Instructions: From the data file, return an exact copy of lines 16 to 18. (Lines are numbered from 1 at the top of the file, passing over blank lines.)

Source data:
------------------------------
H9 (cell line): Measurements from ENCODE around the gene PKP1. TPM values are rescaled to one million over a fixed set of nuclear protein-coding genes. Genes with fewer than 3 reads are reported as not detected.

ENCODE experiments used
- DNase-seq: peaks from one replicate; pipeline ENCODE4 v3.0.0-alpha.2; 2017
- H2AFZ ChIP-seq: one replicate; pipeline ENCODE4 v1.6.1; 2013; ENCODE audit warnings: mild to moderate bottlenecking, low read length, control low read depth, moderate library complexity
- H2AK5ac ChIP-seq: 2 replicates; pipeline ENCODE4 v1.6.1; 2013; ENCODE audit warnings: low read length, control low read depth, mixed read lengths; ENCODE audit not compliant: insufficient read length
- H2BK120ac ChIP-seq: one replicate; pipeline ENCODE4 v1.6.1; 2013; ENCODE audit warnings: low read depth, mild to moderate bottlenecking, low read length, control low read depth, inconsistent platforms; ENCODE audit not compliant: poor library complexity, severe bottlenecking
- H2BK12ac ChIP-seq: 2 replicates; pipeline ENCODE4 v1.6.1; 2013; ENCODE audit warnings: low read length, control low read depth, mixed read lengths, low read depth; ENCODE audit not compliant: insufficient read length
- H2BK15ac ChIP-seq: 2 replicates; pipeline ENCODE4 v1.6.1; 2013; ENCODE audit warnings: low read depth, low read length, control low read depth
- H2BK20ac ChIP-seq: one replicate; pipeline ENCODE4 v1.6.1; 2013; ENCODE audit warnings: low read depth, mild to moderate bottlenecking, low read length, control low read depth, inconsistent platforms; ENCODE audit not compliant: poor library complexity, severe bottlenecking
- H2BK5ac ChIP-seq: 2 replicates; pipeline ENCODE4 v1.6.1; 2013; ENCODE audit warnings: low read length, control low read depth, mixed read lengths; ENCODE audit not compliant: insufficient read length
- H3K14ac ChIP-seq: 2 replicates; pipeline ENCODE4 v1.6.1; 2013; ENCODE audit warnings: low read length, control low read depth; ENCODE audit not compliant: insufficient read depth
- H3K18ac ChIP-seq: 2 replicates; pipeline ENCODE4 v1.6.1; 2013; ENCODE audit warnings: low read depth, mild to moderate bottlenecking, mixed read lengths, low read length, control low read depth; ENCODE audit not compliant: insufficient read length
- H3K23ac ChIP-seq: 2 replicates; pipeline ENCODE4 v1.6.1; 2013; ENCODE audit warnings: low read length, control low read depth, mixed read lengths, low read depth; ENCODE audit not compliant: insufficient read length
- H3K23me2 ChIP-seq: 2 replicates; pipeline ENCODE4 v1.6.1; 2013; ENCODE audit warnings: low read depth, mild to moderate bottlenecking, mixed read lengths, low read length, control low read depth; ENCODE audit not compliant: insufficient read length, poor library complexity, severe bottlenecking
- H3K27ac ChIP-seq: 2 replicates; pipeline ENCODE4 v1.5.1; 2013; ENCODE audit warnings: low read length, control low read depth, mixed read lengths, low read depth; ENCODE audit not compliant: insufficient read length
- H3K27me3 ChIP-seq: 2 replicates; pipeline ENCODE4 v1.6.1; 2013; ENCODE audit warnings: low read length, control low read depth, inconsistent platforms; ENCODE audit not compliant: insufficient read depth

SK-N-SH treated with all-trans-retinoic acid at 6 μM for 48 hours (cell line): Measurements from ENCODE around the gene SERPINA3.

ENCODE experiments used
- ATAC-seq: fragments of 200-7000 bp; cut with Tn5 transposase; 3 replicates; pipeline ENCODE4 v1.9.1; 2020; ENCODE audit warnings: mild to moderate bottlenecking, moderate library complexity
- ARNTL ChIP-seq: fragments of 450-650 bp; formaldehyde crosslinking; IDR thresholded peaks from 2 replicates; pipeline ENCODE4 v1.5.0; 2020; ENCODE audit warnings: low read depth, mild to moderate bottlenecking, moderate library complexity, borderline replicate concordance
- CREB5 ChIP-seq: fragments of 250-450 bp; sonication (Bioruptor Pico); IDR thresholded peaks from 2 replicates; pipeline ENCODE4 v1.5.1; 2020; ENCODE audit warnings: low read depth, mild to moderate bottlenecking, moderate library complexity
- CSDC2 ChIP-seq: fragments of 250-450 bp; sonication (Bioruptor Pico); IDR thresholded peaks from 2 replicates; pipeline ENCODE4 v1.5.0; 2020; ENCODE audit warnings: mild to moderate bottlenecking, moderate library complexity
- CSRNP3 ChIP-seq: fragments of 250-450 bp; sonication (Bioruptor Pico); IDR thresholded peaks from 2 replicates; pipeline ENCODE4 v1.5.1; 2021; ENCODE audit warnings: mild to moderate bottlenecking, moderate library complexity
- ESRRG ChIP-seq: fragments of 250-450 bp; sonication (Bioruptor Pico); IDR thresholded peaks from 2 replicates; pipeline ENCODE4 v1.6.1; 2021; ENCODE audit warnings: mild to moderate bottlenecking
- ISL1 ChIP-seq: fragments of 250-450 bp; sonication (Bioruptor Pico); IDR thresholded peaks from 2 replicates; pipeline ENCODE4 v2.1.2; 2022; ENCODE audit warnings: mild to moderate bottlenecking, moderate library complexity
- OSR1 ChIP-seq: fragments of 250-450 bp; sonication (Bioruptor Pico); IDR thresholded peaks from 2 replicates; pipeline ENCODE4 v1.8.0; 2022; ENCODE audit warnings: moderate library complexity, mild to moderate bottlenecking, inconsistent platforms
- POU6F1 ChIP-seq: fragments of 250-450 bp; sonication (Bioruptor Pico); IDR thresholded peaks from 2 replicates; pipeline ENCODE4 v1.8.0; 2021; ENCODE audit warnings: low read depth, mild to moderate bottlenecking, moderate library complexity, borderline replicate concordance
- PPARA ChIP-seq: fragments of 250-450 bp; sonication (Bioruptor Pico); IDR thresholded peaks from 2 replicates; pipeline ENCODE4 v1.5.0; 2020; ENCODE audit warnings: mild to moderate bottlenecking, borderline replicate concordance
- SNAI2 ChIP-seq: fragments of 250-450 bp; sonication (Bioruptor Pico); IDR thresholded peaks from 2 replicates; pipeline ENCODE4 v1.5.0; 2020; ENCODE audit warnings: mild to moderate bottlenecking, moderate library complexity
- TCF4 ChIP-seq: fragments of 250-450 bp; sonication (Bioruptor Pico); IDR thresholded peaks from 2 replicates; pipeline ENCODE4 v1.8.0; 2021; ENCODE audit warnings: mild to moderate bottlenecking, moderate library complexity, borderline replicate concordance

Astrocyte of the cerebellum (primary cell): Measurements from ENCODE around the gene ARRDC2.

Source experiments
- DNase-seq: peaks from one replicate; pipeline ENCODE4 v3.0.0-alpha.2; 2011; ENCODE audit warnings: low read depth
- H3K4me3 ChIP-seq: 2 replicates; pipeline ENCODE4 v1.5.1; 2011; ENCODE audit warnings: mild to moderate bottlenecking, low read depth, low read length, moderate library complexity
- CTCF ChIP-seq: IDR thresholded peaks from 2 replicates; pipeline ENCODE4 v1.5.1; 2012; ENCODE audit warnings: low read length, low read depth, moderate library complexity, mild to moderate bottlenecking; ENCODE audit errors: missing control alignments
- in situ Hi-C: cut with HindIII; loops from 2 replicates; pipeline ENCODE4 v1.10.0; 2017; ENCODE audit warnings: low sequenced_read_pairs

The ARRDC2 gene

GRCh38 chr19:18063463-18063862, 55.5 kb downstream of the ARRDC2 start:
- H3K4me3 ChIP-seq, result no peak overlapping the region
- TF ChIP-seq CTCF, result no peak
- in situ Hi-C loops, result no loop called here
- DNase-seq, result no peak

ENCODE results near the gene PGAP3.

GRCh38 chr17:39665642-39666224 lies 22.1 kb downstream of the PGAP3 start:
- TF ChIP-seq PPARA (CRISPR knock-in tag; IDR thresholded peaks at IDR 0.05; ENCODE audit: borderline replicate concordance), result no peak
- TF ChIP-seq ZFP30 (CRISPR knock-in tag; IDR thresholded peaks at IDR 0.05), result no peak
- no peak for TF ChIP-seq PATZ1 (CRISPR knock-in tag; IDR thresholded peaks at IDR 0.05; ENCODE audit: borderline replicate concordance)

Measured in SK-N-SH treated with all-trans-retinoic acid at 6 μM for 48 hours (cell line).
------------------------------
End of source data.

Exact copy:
- H3K27me3 ChIP-seq: 2 replicates; pipeline ENCODE4 v1.6.1; 2013; ENCODE audit warnings: low read length, control low read depth, inconsistent platforms; ENCODE audit not compliant: insufficient read depth

SK-N-SH treated with all-trans-retinoic acid at 6 μM for 48 hours (cell line): Measurements from ENCODE around the gene SERPINA3.

ENCODE experiments used